The latest creatures to fall victim to “climate change” are America’s songbirds, joining a growing list of casualties attributed by climate alarmists to manmade changing weather patterns and global temperature shifts.
Warmer temperatures are threatening American songbirds with dwindling numbers due to an inability to successfully breed, a new study from Scientific Reports alleges.
A team of researchers studied migratory patterns of songbirds between 2001 and 2012 and claimed that of the 48 North American songbird species that migrate north, nine of these — or almost 20 percent — “didn’t reach the grounds by the deadline critical for mating and breeding the next generation of birds,” wrote Karla Lant in her summary of the report
Plants in eastern North America are “greening up” sooner than normal because of global warming, the report contends, while plants in the western part of the continent are somehow undergoing the process later.
This means that birds such as the Townsend’s warbler and the rose-breasted grosbeak “are arriving either too soon and being met with frigid temperatures or too late and missing out on the insect boom that coincides with the new plant growth,” Lant stated.
Either way, the birds have a much lower chance of surviving and reproducing, the report alleges, so the nine species identified are consequently in danger of dwindling numbers.
“As climate at the breeding grounds changes, birds may be unable to adjust wintering ground departure times and transit speeds sufficiently to match their arrival with altered breeding resource phenology, particularly leaf growth and the closely associated emergence of herbivorous insects,” the report warns.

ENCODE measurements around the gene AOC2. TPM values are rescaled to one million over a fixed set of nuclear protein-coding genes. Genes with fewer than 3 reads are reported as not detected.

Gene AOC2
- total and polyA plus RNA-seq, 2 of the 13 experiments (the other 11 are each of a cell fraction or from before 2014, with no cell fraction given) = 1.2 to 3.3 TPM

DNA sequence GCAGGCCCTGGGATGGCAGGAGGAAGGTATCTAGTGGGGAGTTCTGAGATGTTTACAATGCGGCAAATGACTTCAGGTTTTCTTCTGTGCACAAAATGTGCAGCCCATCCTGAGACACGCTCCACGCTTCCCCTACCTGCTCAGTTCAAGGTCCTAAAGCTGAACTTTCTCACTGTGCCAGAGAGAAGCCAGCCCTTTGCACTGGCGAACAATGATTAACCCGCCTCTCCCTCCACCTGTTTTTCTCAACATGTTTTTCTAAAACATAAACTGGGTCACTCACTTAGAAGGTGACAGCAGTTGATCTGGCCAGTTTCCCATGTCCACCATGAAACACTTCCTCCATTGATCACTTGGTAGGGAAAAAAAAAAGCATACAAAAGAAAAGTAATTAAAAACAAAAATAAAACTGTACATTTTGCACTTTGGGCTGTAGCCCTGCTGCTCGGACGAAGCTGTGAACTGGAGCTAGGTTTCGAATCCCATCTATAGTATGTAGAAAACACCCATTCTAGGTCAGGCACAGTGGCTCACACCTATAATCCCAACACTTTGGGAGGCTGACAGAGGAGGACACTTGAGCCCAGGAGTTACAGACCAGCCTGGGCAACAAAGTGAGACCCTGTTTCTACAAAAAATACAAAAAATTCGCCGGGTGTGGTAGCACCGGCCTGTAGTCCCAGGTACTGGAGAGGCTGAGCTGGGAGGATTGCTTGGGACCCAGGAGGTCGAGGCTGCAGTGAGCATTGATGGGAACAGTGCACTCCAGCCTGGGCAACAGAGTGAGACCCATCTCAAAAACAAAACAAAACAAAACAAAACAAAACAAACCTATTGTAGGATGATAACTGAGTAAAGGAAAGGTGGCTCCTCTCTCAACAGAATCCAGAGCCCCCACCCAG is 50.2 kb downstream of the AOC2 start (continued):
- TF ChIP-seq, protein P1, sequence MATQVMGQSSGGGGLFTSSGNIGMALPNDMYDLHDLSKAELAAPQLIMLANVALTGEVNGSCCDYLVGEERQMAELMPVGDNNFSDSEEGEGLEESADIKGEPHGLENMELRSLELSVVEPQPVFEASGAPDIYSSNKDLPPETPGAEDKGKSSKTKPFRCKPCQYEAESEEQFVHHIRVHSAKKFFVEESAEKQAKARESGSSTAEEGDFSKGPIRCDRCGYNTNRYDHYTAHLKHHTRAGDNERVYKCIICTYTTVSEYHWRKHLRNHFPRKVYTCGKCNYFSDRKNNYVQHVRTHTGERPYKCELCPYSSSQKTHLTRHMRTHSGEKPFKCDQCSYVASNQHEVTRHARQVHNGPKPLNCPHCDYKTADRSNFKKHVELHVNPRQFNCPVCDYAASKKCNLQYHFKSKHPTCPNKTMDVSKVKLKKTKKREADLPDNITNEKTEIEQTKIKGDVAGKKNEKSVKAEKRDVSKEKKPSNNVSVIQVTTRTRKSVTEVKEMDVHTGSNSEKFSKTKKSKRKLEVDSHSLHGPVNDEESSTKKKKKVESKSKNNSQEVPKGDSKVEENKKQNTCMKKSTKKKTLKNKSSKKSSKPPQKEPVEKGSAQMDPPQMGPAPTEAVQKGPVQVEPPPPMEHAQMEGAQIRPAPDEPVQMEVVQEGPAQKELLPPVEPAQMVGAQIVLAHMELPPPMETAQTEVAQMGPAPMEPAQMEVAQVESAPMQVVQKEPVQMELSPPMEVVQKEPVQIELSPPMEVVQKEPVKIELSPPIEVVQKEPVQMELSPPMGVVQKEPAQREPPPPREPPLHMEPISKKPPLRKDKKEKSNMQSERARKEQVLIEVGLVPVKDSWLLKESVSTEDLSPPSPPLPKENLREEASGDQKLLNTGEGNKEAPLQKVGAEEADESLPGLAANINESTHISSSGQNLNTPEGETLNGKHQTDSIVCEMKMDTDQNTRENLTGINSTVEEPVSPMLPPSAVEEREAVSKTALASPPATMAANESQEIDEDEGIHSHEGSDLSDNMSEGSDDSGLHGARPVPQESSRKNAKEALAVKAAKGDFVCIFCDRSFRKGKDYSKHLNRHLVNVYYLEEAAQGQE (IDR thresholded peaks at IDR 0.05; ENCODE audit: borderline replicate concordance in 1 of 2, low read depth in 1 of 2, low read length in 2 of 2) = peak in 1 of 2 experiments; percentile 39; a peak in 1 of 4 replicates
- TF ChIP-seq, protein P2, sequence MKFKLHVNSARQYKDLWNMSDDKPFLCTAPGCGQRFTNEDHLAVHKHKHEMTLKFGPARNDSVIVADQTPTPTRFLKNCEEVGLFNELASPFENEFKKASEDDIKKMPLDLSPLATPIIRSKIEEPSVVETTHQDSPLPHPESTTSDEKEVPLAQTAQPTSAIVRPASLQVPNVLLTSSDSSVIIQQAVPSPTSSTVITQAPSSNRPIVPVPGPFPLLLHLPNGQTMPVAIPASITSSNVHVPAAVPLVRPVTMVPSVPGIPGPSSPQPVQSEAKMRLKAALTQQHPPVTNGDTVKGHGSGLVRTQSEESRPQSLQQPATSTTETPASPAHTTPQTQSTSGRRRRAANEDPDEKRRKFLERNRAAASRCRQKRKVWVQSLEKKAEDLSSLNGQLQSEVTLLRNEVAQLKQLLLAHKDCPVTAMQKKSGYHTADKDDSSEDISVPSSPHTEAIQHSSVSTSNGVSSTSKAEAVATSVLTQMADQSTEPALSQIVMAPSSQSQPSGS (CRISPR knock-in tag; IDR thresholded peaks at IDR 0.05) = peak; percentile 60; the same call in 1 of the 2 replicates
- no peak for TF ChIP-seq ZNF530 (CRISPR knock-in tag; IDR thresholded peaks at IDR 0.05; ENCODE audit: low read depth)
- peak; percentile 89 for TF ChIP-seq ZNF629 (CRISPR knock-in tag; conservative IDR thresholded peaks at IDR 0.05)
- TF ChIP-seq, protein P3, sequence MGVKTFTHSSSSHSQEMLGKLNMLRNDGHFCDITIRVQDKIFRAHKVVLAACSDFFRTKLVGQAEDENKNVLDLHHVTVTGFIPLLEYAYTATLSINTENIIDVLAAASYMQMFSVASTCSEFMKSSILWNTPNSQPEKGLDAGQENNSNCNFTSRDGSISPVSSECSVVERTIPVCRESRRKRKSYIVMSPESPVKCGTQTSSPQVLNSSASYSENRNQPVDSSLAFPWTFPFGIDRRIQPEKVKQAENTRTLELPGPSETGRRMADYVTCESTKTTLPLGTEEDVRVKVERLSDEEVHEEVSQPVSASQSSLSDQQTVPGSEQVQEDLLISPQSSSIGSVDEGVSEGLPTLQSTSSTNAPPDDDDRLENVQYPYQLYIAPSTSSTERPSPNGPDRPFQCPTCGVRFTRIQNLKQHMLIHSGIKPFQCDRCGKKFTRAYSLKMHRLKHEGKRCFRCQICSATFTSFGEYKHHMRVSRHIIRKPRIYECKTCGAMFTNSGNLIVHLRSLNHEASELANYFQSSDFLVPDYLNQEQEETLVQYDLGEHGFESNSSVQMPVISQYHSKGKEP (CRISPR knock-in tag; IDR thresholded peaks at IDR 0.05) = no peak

If attributing changes in migratory patterns of songbirds to “global warming” after a mere 12 years of observation strikes readers as highly suspicious, that’s probably because it is.
Event attribution—the ability to link a given phenomenon to manmade global warming—is exceedingly speculative at best and completely unreliable at worst, even according to true believers.
At a meeting of climate scientists at Oxford in 2012, one participant argued that, given the insufficient observational data and the coarse and mathematically imperfect climate models used to generate attribution claims, they are “unjustifiably speculative, basically unverifiable and better not made at all.”
Nature Magazine felt compelled to conclude (with unusual modesty) that “better models are needed before exceptional events can be reliably linked to global warming.”
Of course, the purpose of studies such as these, which remarkably continue to receive funding, is ultimately practical rather than speculative. They are meant primarily not to inform but to exhort, and to put pressure on policy makers to coerce human behavior change in accordance with climate change theory.
“As for the fate of these migratory birds, that really depends on how far we’re willing to go to end manmade climate change,” Lant’s article predictably concludes.
“Climate change is projected to drive hundreds of bird species to extinction and greatly reduce the ranges of others,” the report prophecies, “and is already impacting species richness and composition.”
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